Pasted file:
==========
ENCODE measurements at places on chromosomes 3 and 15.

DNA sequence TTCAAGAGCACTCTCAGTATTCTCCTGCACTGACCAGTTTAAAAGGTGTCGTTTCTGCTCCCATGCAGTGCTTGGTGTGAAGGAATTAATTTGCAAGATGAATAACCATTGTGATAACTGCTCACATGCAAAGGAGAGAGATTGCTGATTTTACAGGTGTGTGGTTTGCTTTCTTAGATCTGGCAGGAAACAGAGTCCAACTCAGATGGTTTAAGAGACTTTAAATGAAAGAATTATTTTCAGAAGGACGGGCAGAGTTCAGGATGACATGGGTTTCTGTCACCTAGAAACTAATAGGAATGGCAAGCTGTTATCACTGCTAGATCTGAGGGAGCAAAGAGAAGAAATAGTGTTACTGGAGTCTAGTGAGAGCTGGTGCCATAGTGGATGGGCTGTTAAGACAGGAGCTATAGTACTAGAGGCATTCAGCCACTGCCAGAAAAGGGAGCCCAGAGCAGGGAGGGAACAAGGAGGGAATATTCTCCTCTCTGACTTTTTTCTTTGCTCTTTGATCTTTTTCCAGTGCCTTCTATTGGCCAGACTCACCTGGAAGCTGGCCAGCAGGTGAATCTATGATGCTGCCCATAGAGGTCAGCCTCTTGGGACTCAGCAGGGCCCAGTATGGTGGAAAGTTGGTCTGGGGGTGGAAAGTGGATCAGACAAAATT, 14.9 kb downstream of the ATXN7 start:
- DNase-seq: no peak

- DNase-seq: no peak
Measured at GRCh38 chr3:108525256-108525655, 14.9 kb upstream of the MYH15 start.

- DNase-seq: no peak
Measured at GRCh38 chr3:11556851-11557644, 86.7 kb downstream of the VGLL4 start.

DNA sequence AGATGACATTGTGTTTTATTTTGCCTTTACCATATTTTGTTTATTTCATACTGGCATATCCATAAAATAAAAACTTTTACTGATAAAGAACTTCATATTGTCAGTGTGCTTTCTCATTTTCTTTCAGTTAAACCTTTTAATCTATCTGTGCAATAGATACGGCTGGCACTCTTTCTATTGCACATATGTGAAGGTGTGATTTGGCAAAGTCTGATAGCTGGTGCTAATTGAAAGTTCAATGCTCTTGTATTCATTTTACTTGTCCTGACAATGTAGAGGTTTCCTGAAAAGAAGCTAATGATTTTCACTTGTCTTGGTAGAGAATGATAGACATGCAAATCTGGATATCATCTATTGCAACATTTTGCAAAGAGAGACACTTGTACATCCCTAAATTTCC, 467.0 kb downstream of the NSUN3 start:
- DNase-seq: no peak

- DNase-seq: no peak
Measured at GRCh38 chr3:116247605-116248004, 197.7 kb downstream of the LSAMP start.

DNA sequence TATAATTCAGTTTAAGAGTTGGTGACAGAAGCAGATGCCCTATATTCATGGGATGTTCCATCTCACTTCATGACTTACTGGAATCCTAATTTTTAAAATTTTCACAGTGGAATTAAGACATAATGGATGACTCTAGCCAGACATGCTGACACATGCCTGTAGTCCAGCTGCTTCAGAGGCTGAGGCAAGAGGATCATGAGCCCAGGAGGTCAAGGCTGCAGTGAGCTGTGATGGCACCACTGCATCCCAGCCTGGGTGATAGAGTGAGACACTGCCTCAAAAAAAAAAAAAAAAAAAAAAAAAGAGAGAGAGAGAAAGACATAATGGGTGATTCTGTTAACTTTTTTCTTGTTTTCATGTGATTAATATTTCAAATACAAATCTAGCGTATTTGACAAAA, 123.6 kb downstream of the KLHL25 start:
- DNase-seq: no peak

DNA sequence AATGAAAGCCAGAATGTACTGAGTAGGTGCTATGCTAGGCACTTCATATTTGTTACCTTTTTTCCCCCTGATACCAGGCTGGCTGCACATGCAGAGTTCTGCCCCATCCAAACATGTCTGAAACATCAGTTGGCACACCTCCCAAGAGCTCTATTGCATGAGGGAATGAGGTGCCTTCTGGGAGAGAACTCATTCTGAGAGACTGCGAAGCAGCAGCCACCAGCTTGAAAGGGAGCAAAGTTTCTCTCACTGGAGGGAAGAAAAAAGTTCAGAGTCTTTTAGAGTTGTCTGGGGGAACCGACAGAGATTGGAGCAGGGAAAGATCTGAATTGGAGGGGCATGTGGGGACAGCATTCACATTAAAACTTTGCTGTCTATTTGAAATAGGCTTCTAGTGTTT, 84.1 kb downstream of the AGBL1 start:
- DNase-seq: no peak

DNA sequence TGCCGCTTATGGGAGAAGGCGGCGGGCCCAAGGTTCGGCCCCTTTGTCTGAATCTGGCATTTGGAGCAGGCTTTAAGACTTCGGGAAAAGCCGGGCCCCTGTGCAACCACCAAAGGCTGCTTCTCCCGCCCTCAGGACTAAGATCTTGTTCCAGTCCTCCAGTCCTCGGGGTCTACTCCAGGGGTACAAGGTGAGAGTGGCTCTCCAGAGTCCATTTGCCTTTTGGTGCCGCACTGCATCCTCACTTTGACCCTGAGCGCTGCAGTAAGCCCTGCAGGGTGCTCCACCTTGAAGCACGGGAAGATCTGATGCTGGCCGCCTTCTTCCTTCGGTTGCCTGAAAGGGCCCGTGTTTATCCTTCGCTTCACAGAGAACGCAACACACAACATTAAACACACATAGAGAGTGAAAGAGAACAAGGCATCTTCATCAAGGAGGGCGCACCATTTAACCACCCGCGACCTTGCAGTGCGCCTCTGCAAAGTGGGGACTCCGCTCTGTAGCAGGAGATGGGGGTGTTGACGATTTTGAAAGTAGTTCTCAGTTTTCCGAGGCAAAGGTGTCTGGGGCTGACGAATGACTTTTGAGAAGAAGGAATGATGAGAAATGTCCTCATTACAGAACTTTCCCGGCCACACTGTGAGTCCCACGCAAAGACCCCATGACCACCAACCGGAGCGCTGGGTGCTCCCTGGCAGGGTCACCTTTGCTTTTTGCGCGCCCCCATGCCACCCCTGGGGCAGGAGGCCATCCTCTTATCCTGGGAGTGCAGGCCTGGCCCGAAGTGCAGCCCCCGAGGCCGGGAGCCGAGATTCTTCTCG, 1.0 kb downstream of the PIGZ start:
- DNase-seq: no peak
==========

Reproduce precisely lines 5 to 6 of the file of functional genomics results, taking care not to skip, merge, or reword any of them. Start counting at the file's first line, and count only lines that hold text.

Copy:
Measured at GRCh38 chr3:108525256-108525655, 14.9 kb upstream of the MYH15 start.

- DNase-seq: no peak